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Fried Foods
Why Are They Bad For You?
Eating a diet high in fats such as deep-fried or breaded foods, puts you at a greater risk for high blood cholesterol and heart disease. Diets high in saturated fat and cholesterol tend to raise total blood cholesterol and Low Density Lipoprotein (LDL) cholesterol, known as the bad cholesterol. LDL cholesterol clogs your arteries, overtime, can lead to a heart attack or stroke. When you fry foods that already contain saturated fat, such as chicken, you simply add more fat to them.

Steps to Having a Healthier Heart
There are several actions you can take to reduce your risk of heart disease including:
  • Choosing cooking methods that use little or no fat - Rather than deep-frying or pan-frying, cook your food by steaming, baking, broiling, roasting, grilling or stir-frying.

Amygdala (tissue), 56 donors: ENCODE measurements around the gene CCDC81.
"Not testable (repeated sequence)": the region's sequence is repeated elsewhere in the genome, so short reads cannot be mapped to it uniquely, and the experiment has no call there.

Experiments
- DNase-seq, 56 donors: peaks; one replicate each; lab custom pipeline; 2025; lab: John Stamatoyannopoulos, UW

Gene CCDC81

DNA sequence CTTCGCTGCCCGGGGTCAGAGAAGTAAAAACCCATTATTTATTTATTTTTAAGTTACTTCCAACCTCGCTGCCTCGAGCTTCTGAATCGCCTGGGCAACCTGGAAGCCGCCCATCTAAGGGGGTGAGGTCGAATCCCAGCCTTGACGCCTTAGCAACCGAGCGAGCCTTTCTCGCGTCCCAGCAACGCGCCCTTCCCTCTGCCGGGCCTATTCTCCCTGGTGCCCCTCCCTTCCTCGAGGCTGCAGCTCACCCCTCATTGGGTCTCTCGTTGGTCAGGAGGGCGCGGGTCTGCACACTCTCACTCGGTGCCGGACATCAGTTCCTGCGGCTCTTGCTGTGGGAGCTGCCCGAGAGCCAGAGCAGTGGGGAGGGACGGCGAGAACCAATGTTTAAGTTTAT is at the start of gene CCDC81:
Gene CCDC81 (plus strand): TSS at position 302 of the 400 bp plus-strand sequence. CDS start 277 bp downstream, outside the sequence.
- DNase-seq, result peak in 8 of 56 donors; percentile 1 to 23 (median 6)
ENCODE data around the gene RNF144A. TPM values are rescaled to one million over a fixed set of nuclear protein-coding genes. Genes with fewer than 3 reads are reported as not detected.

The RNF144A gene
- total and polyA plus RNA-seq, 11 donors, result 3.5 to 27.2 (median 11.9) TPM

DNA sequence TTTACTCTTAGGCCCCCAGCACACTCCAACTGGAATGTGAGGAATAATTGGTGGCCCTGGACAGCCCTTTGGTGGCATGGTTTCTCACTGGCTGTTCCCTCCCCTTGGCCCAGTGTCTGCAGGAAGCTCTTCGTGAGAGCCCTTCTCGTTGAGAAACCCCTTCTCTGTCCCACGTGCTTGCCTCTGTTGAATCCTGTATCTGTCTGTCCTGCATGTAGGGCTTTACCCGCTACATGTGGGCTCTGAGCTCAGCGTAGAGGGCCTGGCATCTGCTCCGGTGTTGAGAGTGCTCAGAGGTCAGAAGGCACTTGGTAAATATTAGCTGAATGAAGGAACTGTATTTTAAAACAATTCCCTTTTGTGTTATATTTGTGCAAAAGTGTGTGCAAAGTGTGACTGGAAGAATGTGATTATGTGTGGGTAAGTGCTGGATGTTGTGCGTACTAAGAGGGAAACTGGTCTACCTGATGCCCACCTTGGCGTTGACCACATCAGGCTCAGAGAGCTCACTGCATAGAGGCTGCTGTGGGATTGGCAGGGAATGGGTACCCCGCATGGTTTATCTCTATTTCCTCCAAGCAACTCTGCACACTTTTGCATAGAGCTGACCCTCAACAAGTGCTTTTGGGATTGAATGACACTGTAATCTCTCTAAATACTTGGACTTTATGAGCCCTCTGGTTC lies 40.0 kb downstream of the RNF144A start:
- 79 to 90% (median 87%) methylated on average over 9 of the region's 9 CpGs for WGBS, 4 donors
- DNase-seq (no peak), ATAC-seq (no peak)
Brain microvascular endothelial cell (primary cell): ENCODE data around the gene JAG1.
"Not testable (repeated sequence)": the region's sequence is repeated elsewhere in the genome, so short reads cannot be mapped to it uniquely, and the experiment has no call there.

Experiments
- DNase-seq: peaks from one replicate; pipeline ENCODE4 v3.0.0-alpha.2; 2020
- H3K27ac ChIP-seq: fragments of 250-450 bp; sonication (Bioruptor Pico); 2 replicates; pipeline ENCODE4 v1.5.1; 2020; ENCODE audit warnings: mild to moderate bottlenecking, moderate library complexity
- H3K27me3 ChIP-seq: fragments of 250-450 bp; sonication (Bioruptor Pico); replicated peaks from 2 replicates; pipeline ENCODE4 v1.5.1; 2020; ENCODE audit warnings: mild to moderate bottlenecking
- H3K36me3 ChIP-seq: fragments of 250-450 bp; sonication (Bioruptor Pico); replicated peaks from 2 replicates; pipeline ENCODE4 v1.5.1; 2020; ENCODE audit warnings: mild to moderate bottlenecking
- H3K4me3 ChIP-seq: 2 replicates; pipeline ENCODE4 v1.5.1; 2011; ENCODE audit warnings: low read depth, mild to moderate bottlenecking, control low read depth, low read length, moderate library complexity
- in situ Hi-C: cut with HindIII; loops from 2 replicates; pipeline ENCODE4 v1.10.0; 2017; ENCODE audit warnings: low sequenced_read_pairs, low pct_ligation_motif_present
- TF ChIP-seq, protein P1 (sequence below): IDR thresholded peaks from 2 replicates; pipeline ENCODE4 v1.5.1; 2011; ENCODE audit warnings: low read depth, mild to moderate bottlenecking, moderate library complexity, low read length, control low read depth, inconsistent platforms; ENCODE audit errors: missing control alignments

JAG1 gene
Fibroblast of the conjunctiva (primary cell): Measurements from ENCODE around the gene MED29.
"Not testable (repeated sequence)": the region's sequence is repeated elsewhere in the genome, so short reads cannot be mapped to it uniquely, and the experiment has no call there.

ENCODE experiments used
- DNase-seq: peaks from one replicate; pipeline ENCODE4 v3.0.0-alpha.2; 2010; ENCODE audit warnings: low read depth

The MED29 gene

• Eating at least two servings of fish per week - Prepare them using one of the above healthier cooking methods.
  • Eating no more than 6-8 teaspoons of fats and vegetable oils a day - Choose fats and oils that are mostly unsaturated which are healthier, such as olive oil. Avoid or limit those that are highly saturated which are unhealthier, such as lard or butter.
  • Limiting your cholesterol intake to less than 200 mg per day
  • Limiting your saturated fat intake to less than 7% of your total daily calories
  • Limiting your total fat intake to no more than 25-35% of your total daily calories
  • Testing your blood cholesterol level - Especially if you do not know your level. 
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For More Information
For healthier food preparation methods and other nutrition tips, visit the American Heart Association Nutrition Center.


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8353 Sierra Ave.
Fontana, CA 92335
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